The Freedom of Information Coalition (FOIC) is a network of over 150 civil society organizations in Nigeria comprising of civil rights, grassroots, and community-based Non-Governmental Organizations campaigning for the passage of the Freedom of Information (FOI) Billand eventual implementation when it becomes law in Nigeria.
The FOIC was founded in September 2000 following the very first stakeholders meeting on the Freedom of Information Bill held at Rockview Hotel in Abuja from September 13 to 15, 2000.
The objective of the meeting was to identify various stakeholders in a freedom of information regime, demonstrate how various sectors of the society, including government institutions and agencies, will benefit from a freedom of information legislation, and agree on how the different stakeholders can support the campaign for the enactment of the bill into law.
The meeting was attended and formally declared open by the then Minister of Information and National Orientation, Professor Jerry Gana. It was attended by 42 persons in all, representing various interest groups, including legislators from the National Assembly, the Academic Staff Union of Universities (ASUU), the Nigerian Labour Congress (NLC), the Federal Ministry of Information and National Orientation, the United Nations Information Centre (UNIC) in Nigeria, the United Nations Educational, Scientific and Cultural Organisation (UNESCO), the NUJ, the Newspapers Proprietors Association of Nigeria (NPAN), the Nigerian Guild of Editors (NGE), human rights NGOs, the media, the legal profession, international organisations and agencies, etc.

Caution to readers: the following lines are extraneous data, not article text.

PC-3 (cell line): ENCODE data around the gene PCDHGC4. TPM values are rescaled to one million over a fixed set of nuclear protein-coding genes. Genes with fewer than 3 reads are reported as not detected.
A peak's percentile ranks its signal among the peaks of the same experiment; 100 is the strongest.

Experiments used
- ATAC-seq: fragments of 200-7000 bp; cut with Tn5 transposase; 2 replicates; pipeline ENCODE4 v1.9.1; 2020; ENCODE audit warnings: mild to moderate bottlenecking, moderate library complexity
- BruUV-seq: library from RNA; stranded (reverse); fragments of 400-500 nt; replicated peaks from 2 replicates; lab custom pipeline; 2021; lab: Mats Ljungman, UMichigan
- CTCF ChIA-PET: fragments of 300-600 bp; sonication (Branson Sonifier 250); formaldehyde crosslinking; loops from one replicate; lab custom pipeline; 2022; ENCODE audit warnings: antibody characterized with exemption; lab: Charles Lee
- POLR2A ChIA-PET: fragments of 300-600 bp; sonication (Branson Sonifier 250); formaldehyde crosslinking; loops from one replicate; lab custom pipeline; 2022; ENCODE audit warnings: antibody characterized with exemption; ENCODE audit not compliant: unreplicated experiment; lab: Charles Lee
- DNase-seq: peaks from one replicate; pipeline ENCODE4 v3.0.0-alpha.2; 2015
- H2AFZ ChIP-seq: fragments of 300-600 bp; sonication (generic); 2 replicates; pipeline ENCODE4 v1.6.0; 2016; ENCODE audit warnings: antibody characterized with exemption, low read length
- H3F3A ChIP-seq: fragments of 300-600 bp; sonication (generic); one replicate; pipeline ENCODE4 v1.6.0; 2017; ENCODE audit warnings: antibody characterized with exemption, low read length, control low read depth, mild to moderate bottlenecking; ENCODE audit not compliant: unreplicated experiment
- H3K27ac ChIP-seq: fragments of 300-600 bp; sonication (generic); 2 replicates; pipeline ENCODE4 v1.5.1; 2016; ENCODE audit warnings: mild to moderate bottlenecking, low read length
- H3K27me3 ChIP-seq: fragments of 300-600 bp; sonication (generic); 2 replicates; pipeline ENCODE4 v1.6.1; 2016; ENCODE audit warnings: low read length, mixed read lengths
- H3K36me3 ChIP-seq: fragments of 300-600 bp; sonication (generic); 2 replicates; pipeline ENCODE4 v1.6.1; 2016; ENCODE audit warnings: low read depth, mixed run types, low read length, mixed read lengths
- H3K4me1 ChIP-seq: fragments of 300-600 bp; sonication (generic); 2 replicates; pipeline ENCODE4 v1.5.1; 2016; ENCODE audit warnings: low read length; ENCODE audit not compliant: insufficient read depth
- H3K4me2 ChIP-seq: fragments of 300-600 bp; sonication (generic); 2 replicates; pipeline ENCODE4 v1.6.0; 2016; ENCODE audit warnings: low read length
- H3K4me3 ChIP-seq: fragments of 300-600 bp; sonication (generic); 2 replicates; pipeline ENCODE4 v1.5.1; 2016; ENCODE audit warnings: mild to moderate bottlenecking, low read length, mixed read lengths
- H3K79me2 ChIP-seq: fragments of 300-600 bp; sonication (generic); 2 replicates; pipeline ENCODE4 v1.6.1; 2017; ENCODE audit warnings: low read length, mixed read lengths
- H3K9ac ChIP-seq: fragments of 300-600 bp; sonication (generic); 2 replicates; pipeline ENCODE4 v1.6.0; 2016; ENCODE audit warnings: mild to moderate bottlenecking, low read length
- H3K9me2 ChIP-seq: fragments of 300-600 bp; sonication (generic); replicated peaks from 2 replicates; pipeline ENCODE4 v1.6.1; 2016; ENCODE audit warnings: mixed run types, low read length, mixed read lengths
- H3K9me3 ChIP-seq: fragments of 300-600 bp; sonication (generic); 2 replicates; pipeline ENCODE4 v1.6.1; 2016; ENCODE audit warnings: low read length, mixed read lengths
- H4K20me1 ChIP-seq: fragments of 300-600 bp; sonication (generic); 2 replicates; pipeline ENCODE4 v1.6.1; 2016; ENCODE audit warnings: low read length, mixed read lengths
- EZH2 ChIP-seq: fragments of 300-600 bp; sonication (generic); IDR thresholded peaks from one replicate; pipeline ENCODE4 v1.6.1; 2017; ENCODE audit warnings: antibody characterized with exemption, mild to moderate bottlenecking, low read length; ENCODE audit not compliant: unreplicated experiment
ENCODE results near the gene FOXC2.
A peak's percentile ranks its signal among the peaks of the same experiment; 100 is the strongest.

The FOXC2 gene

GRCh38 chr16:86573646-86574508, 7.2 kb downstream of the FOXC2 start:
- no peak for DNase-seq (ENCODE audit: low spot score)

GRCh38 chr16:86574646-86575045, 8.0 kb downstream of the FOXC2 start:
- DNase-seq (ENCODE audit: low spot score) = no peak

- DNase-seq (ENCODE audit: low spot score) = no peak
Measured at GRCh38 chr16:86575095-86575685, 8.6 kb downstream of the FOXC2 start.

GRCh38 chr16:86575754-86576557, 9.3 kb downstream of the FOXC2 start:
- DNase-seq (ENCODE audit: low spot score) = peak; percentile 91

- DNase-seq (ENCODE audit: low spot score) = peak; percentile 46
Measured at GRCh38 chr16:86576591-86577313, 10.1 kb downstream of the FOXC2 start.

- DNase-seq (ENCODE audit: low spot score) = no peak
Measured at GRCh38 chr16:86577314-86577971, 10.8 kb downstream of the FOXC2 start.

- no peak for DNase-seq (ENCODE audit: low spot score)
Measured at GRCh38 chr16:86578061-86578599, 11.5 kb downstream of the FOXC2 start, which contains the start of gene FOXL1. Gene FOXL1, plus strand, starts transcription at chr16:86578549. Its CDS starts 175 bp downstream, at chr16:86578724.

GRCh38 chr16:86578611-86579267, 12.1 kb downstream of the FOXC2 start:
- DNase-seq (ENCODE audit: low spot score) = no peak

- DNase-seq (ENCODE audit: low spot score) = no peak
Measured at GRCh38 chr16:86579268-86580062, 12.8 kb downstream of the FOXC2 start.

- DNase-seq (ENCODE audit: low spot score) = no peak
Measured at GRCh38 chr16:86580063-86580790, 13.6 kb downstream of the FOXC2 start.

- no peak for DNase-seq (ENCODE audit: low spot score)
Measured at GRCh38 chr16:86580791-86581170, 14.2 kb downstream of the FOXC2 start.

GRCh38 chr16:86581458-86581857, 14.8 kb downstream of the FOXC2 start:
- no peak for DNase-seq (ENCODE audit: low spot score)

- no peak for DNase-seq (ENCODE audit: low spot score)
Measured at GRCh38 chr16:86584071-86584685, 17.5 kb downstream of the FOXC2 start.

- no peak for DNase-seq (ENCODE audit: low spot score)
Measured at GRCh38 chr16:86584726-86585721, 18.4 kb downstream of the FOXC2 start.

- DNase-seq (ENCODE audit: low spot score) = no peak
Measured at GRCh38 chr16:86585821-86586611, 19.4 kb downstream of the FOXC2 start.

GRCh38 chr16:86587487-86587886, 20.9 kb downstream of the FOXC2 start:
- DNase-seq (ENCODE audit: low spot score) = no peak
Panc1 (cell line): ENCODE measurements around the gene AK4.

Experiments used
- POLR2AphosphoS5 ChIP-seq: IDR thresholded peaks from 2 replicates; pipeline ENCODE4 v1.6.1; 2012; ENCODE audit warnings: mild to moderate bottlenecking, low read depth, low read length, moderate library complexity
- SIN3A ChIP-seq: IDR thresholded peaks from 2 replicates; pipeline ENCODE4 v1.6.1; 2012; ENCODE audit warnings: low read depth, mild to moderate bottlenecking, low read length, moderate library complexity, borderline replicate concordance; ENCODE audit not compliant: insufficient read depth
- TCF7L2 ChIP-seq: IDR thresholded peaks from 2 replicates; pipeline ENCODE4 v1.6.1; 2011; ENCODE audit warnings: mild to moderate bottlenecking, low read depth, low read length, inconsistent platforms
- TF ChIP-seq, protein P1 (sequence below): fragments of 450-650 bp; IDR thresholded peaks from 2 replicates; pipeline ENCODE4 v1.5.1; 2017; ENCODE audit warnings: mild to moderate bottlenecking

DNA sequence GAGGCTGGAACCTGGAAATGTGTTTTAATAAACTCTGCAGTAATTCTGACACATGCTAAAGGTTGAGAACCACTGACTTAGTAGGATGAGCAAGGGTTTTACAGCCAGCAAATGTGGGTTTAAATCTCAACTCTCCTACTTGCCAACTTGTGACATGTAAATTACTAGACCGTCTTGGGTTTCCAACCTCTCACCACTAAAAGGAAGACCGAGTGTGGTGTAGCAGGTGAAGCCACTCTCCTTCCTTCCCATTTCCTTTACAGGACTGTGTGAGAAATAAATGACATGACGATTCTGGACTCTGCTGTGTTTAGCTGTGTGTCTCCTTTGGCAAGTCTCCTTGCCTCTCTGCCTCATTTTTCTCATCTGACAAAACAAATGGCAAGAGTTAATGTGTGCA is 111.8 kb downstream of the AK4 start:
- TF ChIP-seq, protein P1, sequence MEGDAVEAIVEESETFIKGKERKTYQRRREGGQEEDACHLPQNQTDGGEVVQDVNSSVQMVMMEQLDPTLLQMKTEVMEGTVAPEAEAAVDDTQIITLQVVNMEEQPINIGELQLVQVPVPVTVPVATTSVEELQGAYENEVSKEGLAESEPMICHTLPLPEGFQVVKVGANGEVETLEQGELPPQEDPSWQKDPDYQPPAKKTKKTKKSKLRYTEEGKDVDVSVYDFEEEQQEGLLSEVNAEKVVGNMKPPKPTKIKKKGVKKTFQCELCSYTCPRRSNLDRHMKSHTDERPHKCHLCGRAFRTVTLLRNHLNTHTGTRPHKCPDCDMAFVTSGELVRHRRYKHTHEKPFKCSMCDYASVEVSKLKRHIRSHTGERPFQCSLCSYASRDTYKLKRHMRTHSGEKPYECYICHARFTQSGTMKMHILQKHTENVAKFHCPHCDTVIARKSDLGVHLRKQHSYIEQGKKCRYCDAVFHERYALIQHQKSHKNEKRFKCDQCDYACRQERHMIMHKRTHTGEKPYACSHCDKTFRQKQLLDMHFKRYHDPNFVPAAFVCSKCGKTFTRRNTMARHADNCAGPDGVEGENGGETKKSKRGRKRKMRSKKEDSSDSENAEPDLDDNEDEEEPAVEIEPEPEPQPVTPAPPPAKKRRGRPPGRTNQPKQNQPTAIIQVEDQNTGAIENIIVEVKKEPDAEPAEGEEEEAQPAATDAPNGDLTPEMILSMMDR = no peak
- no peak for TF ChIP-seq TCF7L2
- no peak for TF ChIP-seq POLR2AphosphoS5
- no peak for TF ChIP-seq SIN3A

Professor Gana made a public declaration on behalf of the Executive to support the bill, the first by any senior member of the Obasanjo administration. In his remarks, he conceded: “No state, especially a democratic state, can achieve any meaningful development if the citizens do not have access to information about matters that affect their everyday lives. It is, indeed, fundamental in any democratic governance.”
Representatives of various sectors also made brief presentations on how a legal right of access to information would help their work and how they could support the campaigns for the passage of the bill.
It was decided at the meeting that a civil society coalition, known as the Freedom of Information Coalition, be set up to bring collective pressure to bear on the National Assembly to pass the bill and generate public awareness about the principles of access to public information and the need for a legislation giving members of the public a right to government-held information. The meeting also agreed on other proposals for enhancing the campaign for the enactment of the bill.
The member organizations, based in cities, towns and villages, are spread across the length and breadth of Nigeria.
Media Rights Agenda (MRA) provides the office space and resources for the work of the Coalition’s advocacy work.
A discussion platform and listserv (http://groups.yahoo.com/group/FOIcoalition) was created to facilitate exchanges and discussions on issues relating to access to information generally, the Freedom of Information Bill, and transparency and accountability. Members of the Coalition and other persons who are either journalists or civil society activists, seeking to share information or make inquiries on issues relating to the Bill, simply send an email to FOIcoalition@yahoogroups.com and all members receive it.
Bedsides coordinating freedom of information related activities, the secretariat also embarks on a massive campaign to recruit organizations from all parts of the country into the Freedom of Information Coalition in order to ensure that all the six geo-political zones of the country are represented in the Coalition.